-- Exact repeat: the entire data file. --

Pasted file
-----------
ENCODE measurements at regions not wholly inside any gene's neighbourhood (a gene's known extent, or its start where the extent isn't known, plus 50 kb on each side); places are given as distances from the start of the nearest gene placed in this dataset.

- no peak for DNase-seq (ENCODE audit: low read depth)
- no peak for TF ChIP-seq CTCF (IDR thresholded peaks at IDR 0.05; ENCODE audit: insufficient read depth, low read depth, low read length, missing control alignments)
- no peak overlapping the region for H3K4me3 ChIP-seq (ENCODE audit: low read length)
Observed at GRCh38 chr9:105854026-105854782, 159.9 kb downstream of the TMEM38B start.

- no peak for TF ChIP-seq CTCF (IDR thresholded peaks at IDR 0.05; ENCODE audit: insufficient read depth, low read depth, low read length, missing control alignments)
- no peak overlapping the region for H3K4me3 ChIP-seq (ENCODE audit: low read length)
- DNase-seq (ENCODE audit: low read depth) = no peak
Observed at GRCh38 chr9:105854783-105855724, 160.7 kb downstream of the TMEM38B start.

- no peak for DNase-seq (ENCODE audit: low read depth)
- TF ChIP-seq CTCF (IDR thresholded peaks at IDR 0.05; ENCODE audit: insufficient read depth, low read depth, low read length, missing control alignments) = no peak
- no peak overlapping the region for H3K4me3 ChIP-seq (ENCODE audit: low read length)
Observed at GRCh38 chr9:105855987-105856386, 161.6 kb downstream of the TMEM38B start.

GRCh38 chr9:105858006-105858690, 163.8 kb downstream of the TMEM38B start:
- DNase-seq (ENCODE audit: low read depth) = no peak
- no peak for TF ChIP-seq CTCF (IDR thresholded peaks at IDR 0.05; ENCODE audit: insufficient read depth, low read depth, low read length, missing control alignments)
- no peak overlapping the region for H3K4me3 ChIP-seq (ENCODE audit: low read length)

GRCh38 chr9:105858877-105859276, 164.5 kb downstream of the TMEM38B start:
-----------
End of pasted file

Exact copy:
ENCODE measurements at regions not wholly inside any gene's neighbourhood (a gene's known extent, or its start where the extent isn't known, plus 50 kb on each side); places are given as distances from the start of the nearest gene placed in this dataset.

- no peak for DNase-seq (ENCODE audit: low read depth)
- no peak for TF ChIP-seq CTCF (IDR thresholded peaks at IDR 0.05; ENCODE audit: insufficient read depth, low read depth, low read length, missing control alignments)
- no peak overlapping the region for H3K4me3 ChIP-seq (ENCODE audit: low read length)
Observed at GRCh38 chr9:105854026-105854782, 159.9 kb downstream of the TMEM38B start.

- no peak for TF ChIP-seq CTCF (IDR thresholded peaks at IDR 0.05; ENCODE audit: insufficient read depth, low read depth, low read length, missing control alignments)
- no peak overlapping the region for H3K4me3 ChIP-seq (ENCODE audit: low read length)
- DNase-seq (ENCODE audit: low read depth) = no peak
Observed at GRCh38 chr9:105854783-105855724, 160.7 kb downstream of the TMEM38B start.

- no peak for DNase-seq (ENCODE audit: low read depth)
- TF ChIP-seq CTCF (IDR thresholded peaks at IDR 0.05; ENCODE audit: insufficient read depth, low read depth, low read length, missing control alignments) = no peak
- no peak overlapping the region for H3K4me3 ChIP-seq (ENCODE audit: low read length)
Observed at GRCh38 chr9:105855987-105856386, 161.6 kb downstream of the TMEM38B start.

GRCh38 chr9:105858006-105858690, 163.8 kb downstream of the TMEM38B start:
- DNase-seq (ENCODE audit: low read depth) = no peak
- no peak for TF ChIP-seq CTCF (IDR thresholded peaks at IDR 0.05; ENCODE audit: insufficient read depth, low read depth, low read length, missing control alignments)
- no peak overlapping the region for H3K4me3 ChIP-seq (ENCODE audit: low read length)

GRCh38 chr9:105858877-105859276, 164.5 kb downstream of the TMEM38B start: